Despite a bevy of high-profile investor entities and proxy firms hosting an anti-director shareholder campaign, EpiPen maker Mylan’s board was re-elected at its June 22 annual meeting in the Netherlands.
According to Reuters, some shareholders did vote in alignment with the “Say on Pay” campaign, brought forward by New York City Pension funds, the California State Teachers’ Retirement System (CalSTRS), and others —but the allergy treatment company’s board still had enough momentum to keep their board in place. The campaign called for shareholders to “vote no” on Management Proposal 5, which will ratify 2016 executive compensation. Also supporting the campaign were proxy firms Glass Lewis and Institutional Shareholder Services (ISS).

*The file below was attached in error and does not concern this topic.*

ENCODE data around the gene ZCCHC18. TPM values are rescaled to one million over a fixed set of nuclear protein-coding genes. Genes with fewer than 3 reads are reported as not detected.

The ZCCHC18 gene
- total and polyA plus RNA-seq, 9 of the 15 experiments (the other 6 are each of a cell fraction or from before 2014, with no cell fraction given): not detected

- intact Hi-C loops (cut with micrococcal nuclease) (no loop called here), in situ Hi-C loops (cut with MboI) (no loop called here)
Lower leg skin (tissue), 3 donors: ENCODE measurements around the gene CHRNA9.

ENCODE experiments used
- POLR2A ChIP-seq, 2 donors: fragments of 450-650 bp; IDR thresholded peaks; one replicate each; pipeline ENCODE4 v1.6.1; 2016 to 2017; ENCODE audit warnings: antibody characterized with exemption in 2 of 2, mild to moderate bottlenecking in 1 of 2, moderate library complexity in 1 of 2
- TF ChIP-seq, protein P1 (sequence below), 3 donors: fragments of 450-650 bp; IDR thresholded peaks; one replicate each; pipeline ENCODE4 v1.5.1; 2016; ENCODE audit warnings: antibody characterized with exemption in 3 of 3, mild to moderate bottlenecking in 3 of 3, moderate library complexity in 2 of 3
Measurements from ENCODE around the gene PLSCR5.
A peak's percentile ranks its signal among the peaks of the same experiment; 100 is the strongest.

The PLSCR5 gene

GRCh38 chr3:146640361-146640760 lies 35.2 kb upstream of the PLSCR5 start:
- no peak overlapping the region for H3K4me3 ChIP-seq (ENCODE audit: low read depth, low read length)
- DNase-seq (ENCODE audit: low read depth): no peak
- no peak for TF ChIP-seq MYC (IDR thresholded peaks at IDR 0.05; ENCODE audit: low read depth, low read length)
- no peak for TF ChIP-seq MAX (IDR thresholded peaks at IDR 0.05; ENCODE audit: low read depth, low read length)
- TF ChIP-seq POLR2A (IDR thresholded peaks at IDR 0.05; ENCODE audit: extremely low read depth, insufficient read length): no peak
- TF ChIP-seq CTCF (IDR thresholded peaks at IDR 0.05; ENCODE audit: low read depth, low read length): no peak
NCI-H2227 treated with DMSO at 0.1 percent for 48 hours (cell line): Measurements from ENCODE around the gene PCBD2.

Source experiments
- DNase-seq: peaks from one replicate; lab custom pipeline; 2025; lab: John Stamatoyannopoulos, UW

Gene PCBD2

The victory for the board comes at a time where Mylan recently came under scrutiny over their price increases for EpiPen, their stock performance, and their disclosure of chairman Robert Coury’s near $100 million compensation in 2016.
Mylan did not disclose the voting results.
“Mylan’s silence speaks volumes,” Comptroller Scott Stringer said in a statement. “It’s simply untenable for directors who received substantial opposition to remain in the boardroom.”